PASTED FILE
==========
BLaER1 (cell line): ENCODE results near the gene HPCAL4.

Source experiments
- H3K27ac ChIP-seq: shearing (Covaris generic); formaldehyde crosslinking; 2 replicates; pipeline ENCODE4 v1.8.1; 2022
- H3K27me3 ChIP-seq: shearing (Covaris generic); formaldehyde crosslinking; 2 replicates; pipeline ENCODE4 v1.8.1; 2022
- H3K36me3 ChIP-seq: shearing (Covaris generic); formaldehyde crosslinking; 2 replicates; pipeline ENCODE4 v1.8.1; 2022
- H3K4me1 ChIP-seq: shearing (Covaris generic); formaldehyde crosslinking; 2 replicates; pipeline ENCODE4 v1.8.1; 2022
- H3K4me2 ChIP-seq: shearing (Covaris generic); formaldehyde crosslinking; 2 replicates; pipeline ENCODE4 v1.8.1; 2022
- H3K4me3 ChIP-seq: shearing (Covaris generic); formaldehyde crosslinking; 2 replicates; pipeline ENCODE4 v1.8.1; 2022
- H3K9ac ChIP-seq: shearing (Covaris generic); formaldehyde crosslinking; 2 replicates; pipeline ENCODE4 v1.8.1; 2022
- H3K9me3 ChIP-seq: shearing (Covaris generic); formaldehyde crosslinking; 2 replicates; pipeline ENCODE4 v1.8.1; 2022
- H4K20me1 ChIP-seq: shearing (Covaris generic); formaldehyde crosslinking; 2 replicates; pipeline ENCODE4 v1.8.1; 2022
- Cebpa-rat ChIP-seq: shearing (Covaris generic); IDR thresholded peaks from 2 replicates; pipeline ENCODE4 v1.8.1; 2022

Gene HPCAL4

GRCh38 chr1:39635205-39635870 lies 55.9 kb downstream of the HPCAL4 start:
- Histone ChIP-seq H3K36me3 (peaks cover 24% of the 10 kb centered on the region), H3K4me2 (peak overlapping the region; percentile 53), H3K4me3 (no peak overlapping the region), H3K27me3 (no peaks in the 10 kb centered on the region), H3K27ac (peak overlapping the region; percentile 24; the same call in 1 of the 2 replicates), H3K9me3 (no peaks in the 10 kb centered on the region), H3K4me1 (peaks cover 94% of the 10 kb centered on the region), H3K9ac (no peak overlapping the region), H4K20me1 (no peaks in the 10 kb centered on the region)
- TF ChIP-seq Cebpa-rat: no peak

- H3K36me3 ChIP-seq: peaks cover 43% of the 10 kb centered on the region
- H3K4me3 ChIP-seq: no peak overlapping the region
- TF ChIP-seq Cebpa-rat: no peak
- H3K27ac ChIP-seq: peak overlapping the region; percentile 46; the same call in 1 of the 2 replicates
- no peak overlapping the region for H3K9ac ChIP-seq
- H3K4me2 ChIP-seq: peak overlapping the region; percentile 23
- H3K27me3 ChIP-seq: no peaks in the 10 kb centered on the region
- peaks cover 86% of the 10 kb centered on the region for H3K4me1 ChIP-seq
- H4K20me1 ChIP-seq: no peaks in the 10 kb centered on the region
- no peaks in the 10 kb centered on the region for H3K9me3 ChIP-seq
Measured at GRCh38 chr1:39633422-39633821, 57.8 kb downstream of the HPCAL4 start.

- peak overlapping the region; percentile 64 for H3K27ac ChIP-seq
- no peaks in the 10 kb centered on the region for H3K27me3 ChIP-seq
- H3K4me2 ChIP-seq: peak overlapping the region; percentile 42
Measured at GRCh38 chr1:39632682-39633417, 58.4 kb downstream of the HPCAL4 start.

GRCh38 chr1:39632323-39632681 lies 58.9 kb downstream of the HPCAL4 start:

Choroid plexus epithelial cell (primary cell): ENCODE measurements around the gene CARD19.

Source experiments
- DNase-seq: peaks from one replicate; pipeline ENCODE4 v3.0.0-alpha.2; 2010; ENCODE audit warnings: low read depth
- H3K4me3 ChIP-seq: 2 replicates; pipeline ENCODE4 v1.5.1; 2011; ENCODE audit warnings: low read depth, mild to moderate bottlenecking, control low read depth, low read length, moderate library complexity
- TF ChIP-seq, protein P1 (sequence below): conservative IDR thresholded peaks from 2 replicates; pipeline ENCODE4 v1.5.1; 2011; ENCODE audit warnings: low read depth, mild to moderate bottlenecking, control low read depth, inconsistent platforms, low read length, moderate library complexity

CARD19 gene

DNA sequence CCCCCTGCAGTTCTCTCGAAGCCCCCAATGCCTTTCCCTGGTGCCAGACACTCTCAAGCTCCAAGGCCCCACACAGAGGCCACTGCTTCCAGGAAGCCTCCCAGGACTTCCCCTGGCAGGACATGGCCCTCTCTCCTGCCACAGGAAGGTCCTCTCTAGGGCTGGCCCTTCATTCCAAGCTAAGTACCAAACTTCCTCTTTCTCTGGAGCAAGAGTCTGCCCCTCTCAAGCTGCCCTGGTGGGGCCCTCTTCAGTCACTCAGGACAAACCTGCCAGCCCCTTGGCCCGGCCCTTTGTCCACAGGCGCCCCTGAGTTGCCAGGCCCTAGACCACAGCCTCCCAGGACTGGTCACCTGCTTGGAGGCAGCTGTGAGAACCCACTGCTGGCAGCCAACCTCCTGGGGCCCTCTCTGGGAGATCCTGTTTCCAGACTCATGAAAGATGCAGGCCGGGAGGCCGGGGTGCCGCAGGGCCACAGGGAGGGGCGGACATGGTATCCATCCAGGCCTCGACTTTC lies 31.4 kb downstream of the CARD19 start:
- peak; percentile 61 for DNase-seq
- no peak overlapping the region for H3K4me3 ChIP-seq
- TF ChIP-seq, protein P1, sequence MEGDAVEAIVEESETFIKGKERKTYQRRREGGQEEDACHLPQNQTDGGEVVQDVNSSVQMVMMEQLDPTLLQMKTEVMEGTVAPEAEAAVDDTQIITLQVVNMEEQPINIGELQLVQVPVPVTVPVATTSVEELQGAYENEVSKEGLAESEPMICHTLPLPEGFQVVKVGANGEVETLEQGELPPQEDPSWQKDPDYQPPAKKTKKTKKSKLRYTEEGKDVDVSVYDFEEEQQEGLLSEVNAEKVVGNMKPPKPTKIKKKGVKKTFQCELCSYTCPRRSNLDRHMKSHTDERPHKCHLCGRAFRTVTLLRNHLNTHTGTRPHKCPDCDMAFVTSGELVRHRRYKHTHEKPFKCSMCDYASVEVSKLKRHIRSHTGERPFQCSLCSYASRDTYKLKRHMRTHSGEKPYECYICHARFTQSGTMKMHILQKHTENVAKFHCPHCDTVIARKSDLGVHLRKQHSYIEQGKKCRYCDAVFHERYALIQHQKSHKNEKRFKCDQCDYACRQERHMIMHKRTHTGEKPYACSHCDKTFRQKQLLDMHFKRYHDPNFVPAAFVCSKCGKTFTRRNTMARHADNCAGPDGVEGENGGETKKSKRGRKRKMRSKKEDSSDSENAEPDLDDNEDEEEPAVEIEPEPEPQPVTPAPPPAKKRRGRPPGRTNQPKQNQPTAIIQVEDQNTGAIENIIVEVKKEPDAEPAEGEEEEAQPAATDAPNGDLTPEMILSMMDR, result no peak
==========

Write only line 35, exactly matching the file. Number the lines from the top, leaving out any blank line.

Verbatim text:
- DNase-seq: peaks from one replicate; pipeline ENCODE4 v3.0.0-alpha.2; 2010; ENCODE audit warnings: low read depth